Now, there have been some systems that have been set up, by non-profits, not by the government, that are trying to gather as much of the kids information and as much of the parent information and help make matches.”

  1. There is no plan.

With the lack of communication between agencies and no communication from above, the government simply does not have a plan to reunify parents and their children. As of July 2nd, according to Gwilym, one child in Washington has been reunified. Children’s immigration cases are divorced from parents’ cases and may proceed on a completely different schedule. Some parents have already been deported without their children. Some are being pressured to choose deportation to be reunited. Even after the federal district court in San Diego ordered the government to reunite all the separated children within 30 days, when asked if there was a plan, Ms. Gwilym stated,  “Not that we are getting communicated to us.” KIND represents all the kids in Washington. She continued,

“We don’t know what is happening. We have heard a lot of rumors. Once the kids are in the ORR system, ORR begins working on a reunification plan. And that is not necessarily with a parent. It’s with someone who is living in the US, a relative or an acceptable friend. I mean they can’t be detained if there is a less restrictive alternative, so they are working on trying to release them. But if the parent eventually gets released and goes to that relative as well, then that’s how the family will get reunified.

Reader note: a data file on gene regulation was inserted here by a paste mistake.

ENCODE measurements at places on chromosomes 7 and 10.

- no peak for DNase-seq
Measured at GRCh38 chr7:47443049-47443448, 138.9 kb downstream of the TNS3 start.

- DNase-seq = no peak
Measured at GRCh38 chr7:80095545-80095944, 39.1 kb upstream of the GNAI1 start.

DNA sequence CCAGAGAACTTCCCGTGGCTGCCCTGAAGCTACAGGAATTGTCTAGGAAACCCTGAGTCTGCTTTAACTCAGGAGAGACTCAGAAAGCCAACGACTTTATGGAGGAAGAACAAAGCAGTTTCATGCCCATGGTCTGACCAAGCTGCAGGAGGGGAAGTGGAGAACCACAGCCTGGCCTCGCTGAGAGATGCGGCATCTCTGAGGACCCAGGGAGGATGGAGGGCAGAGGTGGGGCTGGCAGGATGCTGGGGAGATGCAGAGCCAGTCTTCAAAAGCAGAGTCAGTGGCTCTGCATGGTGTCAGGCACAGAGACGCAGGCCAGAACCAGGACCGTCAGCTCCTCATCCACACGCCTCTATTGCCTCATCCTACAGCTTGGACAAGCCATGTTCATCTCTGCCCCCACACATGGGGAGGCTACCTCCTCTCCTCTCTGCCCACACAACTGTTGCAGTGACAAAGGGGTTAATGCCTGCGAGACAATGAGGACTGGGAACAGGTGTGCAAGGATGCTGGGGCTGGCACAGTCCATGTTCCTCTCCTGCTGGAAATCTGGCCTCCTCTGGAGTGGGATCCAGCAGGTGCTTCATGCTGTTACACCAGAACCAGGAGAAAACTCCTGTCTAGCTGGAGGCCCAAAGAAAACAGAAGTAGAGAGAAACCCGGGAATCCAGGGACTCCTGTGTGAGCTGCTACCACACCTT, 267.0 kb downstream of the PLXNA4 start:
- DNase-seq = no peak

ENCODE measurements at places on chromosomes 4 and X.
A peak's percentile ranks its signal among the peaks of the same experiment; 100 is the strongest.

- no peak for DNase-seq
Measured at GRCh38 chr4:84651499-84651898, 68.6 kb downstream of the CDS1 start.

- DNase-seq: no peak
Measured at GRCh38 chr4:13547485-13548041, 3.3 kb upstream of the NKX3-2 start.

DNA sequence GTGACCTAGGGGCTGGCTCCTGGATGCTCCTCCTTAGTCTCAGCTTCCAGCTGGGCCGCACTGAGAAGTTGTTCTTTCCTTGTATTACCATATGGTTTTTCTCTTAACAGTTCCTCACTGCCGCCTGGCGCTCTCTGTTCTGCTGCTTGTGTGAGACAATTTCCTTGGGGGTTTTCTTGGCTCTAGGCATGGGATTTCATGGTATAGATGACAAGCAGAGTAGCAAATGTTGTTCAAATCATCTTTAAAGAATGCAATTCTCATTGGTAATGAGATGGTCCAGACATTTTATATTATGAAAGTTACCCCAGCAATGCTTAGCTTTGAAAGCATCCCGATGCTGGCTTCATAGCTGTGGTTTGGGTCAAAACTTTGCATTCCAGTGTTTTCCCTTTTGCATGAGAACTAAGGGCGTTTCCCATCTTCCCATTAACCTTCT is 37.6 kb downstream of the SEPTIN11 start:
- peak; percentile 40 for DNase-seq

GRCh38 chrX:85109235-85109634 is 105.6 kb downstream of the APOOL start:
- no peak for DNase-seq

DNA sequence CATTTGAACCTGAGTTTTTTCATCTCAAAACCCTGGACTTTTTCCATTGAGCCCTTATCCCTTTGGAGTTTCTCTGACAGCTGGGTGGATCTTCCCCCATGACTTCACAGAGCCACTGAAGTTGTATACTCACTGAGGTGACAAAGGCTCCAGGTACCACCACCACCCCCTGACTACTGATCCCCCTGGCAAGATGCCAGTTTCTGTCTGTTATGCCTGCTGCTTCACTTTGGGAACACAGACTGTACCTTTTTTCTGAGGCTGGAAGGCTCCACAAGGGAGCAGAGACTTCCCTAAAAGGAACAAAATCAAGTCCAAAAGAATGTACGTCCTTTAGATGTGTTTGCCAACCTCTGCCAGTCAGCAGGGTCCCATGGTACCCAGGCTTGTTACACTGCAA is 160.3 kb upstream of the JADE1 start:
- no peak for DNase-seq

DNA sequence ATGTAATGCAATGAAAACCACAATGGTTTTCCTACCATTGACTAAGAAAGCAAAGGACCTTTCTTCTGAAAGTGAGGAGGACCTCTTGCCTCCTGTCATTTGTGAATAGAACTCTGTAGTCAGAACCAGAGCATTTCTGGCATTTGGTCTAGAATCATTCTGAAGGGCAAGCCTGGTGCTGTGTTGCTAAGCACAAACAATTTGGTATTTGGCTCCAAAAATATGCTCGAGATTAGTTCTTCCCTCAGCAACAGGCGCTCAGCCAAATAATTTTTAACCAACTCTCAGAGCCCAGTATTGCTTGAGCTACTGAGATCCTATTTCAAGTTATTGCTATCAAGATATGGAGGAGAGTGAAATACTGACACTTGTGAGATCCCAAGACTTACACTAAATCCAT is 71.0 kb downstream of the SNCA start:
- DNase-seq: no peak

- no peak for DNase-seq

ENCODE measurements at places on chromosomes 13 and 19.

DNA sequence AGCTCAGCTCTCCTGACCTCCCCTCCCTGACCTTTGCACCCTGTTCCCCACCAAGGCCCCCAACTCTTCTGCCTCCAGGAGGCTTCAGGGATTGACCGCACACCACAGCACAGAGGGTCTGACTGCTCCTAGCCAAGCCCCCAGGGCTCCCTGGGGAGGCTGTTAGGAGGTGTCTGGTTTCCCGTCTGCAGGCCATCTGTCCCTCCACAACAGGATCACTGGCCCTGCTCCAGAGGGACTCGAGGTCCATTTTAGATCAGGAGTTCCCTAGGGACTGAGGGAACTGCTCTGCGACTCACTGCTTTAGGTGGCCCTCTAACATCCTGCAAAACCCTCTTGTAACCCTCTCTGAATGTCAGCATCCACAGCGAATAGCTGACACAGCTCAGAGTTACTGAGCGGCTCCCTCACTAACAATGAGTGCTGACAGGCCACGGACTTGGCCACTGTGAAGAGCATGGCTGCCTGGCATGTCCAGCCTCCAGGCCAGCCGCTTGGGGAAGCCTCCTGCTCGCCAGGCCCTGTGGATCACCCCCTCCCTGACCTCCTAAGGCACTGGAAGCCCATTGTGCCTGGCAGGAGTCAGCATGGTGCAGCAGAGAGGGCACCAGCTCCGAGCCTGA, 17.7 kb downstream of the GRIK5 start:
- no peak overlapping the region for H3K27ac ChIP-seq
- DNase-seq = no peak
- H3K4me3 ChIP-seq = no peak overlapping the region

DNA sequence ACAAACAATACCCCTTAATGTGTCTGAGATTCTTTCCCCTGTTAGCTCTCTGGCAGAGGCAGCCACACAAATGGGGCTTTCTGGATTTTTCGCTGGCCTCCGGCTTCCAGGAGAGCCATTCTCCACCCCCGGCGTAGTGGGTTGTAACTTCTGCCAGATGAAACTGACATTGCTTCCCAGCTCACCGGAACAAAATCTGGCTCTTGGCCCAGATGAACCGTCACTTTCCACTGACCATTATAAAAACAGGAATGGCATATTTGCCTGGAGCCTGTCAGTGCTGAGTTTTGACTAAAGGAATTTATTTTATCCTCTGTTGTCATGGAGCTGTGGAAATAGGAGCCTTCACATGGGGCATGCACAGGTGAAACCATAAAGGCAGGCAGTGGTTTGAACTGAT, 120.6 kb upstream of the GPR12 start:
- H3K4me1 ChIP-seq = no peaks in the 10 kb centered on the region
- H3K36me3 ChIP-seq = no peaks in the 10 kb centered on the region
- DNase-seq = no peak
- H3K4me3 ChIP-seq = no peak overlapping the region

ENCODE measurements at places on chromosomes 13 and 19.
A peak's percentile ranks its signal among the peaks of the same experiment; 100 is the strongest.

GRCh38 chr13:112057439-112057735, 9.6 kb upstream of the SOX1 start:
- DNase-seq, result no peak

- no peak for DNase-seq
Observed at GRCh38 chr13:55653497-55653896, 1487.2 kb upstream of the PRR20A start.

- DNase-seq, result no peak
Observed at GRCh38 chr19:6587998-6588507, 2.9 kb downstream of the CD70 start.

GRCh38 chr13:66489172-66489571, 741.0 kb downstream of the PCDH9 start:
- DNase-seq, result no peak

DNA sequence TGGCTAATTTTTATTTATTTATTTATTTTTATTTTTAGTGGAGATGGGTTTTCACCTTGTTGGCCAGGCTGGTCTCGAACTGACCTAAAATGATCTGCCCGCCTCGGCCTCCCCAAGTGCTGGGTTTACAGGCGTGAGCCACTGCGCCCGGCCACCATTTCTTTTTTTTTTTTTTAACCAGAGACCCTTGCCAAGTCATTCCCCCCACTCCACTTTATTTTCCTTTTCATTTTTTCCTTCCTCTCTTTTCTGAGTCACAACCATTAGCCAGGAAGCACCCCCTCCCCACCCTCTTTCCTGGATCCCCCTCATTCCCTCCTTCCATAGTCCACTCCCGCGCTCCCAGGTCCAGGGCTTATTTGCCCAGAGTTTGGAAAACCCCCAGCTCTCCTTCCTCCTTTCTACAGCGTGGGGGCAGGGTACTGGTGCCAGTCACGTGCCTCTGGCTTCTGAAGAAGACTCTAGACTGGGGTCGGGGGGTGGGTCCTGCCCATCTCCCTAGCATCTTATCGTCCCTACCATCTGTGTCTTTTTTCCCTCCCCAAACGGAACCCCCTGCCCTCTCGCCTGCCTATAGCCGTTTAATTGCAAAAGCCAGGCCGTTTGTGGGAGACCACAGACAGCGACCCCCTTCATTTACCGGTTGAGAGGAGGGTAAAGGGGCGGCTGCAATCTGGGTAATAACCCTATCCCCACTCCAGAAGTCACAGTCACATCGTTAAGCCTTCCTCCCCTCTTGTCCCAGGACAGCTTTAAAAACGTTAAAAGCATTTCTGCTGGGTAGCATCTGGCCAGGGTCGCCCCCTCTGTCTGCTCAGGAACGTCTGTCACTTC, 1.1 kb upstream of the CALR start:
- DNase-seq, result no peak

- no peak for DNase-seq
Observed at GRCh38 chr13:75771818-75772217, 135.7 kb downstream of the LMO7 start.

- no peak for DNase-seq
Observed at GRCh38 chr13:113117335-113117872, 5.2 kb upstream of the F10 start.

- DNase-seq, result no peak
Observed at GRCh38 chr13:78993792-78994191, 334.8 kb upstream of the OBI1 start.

But otherwise, there have been a lot of questions. Like what if the parent takes a deportation order? How do they get their child? Can the child be reunited through a deportation? It is tough because they kids may have a separate claim for being here.”

When will the children be reunited? No one knows. And this is perhaps the hardest part for all involved. As parents’ criminal cases proceed forward independent of their children’s slower immigration cases, already traumatized parents and children face the agonizing choices.

“For the separated children, the biggest thing is just the uncertainty that the kids and the parents face and the choices that they may have to make. It will be a choice of either staying together and being deported even though they have a claim to remain. They are running away from some awful, awful stuff – their lives are in danger. The parents must decide, do I let my child stay in the US and I return to that dangerous situation, or do we both return to that dangerous situation together? That’s the worst part of it.”

To punctuate this point on July 6th, Governor Inslee along with five Democratic governors issued a heartfelt plea for information and a plan to Secretaries Alex Azar and Kristjen Nielsen. The letter harshly criticizes the notice that children may not necessarily be reunited with their parents and reiterated many of Ms. Gwilym’s concerns above. It also reminded the Secretaries of their 30 day deadline for reunification under the district court order and asked for assurances that DNA testing information, ostensibly used to confirm familial relationships, is appropriately safeguarded. What will happen on July 26th when the government’s 30 day deadline expires remains to be seen, but one thing is clear, to the families, the damage has already been done.